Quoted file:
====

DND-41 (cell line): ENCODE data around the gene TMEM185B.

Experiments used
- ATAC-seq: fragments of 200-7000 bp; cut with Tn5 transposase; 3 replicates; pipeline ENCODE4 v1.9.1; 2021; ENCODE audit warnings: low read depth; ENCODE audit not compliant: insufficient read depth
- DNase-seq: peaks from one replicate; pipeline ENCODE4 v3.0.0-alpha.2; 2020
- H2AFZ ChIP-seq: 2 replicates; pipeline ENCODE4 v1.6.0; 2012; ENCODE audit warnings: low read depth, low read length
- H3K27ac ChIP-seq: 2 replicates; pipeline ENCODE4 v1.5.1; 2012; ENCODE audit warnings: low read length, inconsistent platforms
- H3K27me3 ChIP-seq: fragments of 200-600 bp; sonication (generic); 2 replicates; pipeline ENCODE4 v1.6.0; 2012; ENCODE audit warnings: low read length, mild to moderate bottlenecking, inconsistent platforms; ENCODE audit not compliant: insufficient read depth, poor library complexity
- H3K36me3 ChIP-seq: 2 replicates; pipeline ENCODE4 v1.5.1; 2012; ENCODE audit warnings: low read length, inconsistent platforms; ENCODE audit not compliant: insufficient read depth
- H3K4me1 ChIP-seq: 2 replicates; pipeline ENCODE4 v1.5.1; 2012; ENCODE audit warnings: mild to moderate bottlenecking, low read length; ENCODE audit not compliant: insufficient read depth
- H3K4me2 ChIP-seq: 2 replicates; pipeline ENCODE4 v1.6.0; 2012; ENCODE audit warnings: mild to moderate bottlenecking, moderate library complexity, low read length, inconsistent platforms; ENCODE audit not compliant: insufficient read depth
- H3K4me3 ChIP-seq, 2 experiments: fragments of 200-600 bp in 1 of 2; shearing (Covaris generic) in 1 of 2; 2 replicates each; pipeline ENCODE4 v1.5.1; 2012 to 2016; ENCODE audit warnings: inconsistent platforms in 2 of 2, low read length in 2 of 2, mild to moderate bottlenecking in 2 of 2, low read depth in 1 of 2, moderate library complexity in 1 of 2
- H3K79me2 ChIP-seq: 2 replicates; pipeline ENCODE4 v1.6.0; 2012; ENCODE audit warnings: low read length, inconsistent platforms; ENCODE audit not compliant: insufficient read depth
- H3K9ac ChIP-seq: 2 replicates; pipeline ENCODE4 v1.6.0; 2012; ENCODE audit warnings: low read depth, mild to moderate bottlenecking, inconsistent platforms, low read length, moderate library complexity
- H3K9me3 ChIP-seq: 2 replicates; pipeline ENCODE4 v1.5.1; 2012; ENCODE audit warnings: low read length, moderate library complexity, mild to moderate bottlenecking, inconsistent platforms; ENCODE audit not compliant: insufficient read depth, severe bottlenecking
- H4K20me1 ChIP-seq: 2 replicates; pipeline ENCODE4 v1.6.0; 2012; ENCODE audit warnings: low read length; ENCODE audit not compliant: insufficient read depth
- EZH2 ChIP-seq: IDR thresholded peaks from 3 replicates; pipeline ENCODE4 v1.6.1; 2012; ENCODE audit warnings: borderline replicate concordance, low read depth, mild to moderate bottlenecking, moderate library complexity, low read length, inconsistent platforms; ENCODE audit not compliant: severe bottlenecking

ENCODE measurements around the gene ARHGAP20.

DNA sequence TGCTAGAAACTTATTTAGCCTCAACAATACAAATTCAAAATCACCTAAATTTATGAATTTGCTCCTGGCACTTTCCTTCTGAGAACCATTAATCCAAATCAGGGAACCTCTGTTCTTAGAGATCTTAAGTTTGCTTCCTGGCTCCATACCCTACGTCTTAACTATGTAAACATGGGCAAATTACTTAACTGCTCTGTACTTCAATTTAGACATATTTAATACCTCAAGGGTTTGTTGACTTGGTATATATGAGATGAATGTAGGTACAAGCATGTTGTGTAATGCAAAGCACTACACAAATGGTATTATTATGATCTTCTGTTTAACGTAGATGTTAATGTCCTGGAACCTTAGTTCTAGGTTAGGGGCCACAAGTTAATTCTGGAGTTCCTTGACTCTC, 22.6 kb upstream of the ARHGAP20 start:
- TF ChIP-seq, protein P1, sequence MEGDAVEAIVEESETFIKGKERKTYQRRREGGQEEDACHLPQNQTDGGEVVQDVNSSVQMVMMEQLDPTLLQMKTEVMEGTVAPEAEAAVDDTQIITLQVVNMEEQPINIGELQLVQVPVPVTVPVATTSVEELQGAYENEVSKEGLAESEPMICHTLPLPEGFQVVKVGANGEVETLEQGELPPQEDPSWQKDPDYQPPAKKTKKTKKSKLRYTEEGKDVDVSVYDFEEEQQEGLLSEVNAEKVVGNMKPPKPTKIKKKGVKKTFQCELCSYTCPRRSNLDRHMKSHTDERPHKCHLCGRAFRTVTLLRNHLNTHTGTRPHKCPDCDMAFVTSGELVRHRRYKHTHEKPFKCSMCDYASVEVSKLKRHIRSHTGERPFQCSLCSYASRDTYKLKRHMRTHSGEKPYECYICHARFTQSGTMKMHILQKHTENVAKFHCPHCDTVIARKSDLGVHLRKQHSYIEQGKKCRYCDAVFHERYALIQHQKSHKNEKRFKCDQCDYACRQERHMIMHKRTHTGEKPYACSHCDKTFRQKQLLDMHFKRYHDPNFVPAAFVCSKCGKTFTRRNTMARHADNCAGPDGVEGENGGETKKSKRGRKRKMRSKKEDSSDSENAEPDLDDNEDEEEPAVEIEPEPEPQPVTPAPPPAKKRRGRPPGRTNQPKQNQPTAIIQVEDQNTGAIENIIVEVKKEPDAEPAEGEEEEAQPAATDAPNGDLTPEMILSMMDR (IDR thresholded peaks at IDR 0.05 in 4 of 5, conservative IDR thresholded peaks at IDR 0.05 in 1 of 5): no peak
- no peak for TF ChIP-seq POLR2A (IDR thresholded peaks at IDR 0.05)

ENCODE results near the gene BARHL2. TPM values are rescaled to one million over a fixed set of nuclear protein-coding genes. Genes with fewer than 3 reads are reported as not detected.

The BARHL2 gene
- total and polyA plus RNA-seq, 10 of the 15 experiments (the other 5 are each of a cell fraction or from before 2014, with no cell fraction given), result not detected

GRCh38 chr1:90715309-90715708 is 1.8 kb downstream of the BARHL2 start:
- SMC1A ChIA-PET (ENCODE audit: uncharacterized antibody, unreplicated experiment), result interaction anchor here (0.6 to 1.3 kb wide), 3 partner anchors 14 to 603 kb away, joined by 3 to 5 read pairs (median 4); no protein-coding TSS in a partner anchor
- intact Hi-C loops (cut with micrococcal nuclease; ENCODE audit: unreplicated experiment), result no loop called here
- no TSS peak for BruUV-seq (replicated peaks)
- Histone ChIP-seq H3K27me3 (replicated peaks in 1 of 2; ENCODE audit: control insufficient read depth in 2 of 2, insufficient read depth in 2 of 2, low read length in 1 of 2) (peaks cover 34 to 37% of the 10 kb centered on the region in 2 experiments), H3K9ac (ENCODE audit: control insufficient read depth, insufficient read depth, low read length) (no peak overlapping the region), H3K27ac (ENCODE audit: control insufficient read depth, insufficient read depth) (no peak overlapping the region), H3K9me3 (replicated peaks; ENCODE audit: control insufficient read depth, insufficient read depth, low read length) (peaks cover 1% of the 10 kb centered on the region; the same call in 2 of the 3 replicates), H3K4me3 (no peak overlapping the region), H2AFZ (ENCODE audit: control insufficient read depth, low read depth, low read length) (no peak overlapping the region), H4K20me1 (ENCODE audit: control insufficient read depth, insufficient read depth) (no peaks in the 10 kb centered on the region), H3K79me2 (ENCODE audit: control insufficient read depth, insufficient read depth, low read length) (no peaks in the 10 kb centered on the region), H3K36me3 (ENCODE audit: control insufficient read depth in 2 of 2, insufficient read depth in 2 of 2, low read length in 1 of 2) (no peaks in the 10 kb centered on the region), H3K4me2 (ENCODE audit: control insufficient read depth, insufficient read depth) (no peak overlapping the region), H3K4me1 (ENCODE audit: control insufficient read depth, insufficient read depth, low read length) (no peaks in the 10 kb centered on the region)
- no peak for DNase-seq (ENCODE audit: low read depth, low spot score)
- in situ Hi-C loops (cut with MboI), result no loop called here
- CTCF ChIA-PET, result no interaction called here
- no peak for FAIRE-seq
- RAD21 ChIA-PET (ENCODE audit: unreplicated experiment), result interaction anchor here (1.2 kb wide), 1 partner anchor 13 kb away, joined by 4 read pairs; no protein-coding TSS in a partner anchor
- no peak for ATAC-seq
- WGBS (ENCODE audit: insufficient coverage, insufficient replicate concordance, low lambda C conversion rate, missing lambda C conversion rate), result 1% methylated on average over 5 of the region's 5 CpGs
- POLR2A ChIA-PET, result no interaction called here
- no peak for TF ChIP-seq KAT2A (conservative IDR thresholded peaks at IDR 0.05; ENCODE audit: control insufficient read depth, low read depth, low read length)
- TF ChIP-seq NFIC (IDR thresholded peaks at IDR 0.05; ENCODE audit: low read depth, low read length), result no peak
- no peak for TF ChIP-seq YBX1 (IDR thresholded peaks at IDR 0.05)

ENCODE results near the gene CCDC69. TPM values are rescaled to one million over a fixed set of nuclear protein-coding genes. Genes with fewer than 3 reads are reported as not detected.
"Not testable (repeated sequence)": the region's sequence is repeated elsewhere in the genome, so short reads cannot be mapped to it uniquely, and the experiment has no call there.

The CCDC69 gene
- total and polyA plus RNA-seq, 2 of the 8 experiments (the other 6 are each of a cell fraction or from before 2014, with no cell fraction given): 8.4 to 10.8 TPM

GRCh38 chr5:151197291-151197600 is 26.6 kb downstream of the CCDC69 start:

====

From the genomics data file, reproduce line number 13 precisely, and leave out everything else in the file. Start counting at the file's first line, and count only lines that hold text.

- H3K9ac ChIP-seq: 2 replicates; pipeline ENCODE4 v1.6.0; 2012; ENCODE audit warnings: low read depth, mild to moderate bottlenecking, inconsistent platforms, low read length, moderate library complexity